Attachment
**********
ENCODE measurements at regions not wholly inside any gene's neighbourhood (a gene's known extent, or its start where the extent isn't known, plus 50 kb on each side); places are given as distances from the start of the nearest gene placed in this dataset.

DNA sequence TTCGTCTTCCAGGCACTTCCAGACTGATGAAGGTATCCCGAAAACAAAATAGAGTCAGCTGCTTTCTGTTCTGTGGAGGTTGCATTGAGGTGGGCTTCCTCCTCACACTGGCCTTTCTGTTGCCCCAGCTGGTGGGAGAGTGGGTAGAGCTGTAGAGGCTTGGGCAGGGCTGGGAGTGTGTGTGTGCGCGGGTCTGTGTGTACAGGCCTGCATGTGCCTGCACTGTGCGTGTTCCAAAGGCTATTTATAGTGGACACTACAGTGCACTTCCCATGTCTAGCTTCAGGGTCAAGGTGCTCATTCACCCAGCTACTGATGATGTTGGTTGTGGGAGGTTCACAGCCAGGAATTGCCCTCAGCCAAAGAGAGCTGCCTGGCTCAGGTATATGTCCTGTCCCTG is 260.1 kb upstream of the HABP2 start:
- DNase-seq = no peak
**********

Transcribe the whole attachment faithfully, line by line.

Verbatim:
ENCODE measurements at regions not wholly inside any gene's neighbourhood (a gene's known extent, or its start where the extent isn't known, plus 50 kb on each side); places are given as distances from the start of the nearest gene placed in this dataset.

DNA sequence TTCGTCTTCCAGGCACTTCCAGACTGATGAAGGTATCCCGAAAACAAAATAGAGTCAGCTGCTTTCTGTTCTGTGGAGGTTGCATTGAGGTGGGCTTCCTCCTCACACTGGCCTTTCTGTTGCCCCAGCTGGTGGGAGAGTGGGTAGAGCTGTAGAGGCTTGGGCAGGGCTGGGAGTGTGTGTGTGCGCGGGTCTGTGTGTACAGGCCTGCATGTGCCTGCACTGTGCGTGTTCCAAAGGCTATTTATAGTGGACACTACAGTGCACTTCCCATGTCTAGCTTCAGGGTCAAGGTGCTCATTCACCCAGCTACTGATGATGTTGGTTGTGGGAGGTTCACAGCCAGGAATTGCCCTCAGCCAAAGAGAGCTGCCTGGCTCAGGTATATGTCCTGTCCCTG is 260.1 kb upstream of the HABP2 start:
- DNase-seq = no peak